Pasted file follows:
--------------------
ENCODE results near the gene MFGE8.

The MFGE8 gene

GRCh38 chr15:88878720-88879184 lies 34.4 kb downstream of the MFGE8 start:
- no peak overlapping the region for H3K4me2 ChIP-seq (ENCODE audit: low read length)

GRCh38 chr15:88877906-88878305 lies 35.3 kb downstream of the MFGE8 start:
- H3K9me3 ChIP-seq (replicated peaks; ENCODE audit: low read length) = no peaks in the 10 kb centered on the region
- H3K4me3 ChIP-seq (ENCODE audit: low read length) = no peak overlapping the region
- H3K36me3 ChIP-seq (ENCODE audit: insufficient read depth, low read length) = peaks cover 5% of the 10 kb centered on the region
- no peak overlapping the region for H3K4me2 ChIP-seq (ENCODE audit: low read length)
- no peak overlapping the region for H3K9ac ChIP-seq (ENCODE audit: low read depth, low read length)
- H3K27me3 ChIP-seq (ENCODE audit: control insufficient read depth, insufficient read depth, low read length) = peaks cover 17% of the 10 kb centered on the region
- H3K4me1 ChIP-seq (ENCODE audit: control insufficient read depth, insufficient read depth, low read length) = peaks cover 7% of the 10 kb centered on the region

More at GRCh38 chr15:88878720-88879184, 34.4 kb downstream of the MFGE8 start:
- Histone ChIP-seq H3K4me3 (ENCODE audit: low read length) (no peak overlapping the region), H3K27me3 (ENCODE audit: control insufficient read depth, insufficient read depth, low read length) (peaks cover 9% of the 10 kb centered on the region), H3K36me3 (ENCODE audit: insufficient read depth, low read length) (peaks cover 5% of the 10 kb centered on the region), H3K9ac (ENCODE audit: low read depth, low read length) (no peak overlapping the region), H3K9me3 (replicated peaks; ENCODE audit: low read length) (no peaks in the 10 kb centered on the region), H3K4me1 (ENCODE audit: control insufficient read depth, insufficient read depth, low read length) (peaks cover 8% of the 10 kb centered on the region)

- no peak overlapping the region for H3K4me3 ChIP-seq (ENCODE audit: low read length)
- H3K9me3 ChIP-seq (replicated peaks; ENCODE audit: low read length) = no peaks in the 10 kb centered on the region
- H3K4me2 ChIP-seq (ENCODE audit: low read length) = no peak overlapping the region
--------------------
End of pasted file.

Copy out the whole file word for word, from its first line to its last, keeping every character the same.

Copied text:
ENCODE results near the gene MFGE8.

The MFGE8 gene

GRCh38 chr15:88878720-88879184 lies 34.4 kb downstream of the MFGE8 start:
- no peak overlapping the region for H3K4me2 ChIP-seq (ENCODE audit: low read length)

GRCh38 chr15:88877906-88878305 lies 35.3 kb downstream of the MFGE8 start:
- H3K9me3 ChIP-seq (replicated peaks; ENCODE audit: low read length) = no peaks in the 10 kb centered on the region
- H3K4me3 ChIP-seq (ENCODE audit: low read length) = no peak overlapping the region
- H3K36me3 ChIP-seq (ENCODE audit: insufficient read depth, low read length) = peaks cover 5% of the 10 kb centered on the region
- no peak overlapping the region for H3K4me2 ChIP-seq (ENCODE audit: low read length)
- no peak overlapping the region for H3K9ac ChIP-seq (ENCODE audit: low read depth, low read length)
- H3K27me3 ChIP-seq (ENCODE audit: control insufficient read depth, insufficient read depth, low read length) = peaks cover 17% of the 10 kb centered on the region
- H3K4me1 ChIP-seq (ENCODE audit: control insufficient read depth, insufficient read depth, low read length) = peaks cover 7% of the 10 kb centered on the region

More at GRCh38 chr15:88878720-88879184, 34.4 kb downstream of the MFGE8 start:
- Histone ChIP-seq H3K4me3 (ENCODE audit: low read length) (no peak overlapping the region), H3K27me3 (ENCODE audit: control insufficient read depth, insufficient read depth, low read length) (peaks cover 9% of the 10 kb centered on the region), H3K36me3 (ENCODE audit: insufficient read depth, low read length) (peaks cover 5% of the 10 kb centered on the region), H3K9ac (ENCODE audit: low read depth, low read length) (no peak overlapping the region), H3K9me3 (replicated peaks; ENCODE audit: low read length) (no peaks in the 10 kb centered on the region), H3K4me1 (ENCODE audit: control insufficient read depth, insufficient read depth, low read length) (peaks cover 8% of the 10 kb centered on the region)

- no peak overlapping the region for H3K4me3 ChIP-seq (ENCODE audit: low read length)
- H3K9me3 ChIP-seq (replicated peaks; ENCODE audit: low read length) = no peaks in the 10 kb centered on the region
- H3K4me2 ChIP-seq (ENCODE audit: low read length) = no peak overlapping the region